The last remaining questions about fast charging on longer drives are now in the process of being solved in many areas of Europe and North America, making even existing EVs more capable as time goes on. Tesla has already largely resolved the charging question in much of Europe and the US via the Supercharger network, and non-Tesla networks (though not as joined up) are quickly moving towards becoming practical (e.g., northwest Europe, see detailed charger maps at

For these reasons, EV demand is starting to take off in earnest, especially for affordable and long-range (200+ mile) models. The Ioniq EV joins this group because it makes up for its more modest range with outstanding charging speeds, and the current growth in charging networks is thus helping the Ioniq more so than other modest-range EVs. Demand is far outstripping supply in almost every market in which these EVs are available. It will be the same for the upcoming standard range Tesla Model 3, for the Kia Niro EV, and later for the next-gen Nissan Leaf (no release date, likely late 2019). What happens when demand outstrips supply? Prices go up.

Is This A Short-Term Phenomenon, Or A Lasting Pattern?

More and more regions and cities are restricting FFVs through higher usage/access fees, higher annual road taxes, or outright bans on older FFVs. This is a moving wall, so even new FFVs today will be falling foul of these tightening targets in a few years time, and there will be no let-up on this trend, since EVs have now solidly proven that FFVs’ deadly pollution and climate-destroying emissions cannot simply be accepted as a necessary evil. This means that EVs are only going to be in ever higher demand as time goes on (as FFVs experience bans and declining demand).

What’s happening on the supply side? As more folks catch on to EVs, especially these fully fledged all-rounders, the proportion of the car buying public demanding EVs is quickly growing. It is going to grow much faster than the supply over the next 3 to 4 years at least. When we look at manufacturers’ production plans, it will be several years (2022–2025) until the big players start making anything approaching significant volumes of EVs.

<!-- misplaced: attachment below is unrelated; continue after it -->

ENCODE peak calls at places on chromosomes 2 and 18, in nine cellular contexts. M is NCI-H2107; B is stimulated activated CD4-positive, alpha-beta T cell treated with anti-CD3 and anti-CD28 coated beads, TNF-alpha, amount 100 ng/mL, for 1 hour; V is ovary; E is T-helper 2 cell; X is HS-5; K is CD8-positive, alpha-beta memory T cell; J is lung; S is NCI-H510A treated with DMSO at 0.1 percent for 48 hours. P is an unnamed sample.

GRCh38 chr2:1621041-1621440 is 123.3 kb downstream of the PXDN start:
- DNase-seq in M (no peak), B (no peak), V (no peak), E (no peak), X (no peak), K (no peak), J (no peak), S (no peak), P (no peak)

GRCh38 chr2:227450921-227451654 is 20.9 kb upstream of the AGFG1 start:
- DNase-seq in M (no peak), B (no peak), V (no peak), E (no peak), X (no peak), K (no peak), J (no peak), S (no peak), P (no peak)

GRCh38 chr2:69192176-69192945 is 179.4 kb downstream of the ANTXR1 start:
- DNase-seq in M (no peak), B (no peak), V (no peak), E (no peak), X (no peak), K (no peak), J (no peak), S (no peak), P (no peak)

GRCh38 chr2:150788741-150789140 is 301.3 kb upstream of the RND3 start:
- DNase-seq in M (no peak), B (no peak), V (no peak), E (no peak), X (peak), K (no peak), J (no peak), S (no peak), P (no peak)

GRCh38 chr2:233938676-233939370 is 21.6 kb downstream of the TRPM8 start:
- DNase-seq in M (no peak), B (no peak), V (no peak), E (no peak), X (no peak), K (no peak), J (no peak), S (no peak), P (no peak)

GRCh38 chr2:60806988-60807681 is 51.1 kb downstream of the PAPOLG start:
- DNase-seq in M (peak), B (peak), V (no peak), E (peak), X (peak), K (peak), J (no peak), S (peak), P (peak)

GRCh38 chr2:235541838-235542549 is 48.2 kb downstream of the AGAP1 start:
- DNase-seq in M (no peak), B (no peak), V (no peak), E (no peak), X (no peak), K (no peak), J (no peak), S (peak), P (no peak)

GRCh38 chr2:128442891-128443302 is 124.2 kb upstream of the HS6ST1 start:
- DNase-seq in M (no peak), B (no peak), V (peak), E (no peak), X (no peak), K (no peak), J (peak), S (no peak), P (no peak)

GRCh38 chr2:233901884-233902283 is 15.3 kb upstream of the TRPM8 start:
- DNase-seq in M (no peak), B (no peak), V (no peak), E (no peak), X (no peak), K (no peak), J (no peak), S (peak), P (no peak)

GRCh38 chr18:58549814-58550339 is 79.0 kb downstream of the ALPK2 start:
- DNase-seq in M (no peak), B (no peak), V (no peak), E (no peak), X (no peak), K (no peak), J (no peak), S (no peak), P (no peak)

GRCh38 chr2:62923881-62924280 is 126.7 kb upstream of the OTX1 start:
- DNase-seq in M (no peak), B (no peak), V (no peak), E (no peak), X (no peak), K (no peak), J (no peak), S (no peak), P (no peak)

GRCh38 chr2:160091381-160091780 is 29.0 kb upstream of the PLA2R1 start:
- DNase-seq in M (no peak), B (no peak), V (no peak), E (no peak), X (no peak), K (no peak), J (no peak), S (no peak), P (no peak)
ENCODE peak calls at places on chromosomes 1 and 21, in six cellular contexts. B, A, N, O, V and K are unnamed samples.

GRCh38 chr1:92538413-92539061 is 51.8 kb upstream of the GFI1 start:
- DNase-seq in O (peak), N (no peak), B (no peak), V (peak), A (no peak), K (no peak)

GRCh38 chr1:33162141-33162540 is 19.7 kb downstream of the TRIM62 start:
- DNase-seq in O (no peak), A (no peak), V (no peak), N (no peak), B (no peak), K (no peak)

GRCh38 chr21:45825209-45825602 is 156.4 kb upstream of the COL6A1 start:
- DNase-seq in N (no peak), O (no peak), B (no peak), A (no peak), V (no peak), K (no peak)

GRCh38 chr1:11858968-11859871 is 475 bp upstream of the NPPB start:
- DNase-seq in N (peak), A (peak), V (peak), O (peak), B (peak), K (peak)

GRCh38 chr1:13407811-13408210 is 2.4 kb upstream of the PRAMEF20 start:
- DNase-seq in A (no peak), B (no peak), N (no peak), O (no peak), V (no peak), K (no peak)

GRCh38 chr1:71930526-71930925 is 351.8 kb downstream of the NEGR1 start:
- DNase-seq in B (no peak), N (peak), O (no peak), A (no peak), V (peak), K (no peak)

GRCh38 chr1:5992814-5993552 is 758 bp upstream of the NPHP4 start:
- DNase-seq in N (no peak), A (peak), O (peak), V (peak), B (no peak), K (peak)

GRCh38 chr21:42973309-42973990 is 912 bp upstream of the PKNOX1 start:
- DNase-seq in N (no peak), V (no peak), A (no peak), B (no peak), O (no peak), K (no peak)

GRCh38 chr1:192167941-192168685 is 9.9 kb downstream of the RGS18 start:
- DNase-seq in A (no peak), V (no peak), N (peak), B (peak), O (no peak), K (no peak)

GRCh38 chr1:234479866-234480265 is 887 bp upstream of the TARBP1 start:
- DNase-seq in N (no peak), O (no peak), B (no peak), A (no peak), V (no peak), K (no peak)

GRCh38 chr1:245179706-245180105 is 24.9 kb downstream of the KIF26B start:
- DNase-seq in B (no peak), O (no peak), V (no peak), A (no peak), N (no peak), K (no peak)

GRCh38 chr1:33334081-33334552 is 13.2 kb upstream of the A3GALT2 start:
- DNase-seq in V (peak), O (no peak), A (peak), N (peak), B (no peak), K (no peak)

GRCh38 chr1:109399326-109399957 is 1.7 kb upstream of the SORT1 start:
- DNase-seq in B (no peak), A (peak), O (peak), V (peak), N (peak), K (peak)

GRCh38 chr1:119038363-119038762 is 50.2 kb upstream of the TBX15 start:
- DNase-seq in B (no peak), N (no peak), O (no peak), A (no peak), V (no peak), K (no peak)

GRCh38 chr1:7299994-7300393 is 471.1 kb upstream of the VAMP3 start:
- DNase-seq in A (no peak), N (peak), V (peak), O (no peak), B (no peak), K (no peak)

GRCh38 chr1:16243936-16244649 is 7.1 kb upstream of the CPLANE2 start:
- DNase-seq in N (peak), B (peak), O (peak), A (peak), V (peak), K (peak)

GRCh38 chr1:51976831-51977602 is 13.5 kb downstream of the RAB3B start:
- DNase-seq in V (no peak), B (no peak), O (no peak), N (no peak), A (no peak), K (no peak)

By the time EVs have reached 5% of sales in most markets, the majority of car owners will become more aware of their value proposition and demand will only continue to more rapidly increase. On the halo end of the performance car market, EVs are already outperforming FFVs (e.g., the Tesla Model S P100D), and this pattern will accelerate over the next couple of years (Tesla RoadsterRimac C_Two, and others). Motorsports are now quickly switching to EV.

Awareness is increasing everywhere (similar to how smartphones awareness quickly went wide within 3 or 4 years of their first appearance), even before everyone can afford one, or get hold of one. Once awareness goes wide, the main driver of demand from the mass market will be the financial advantages, not so much the glamour.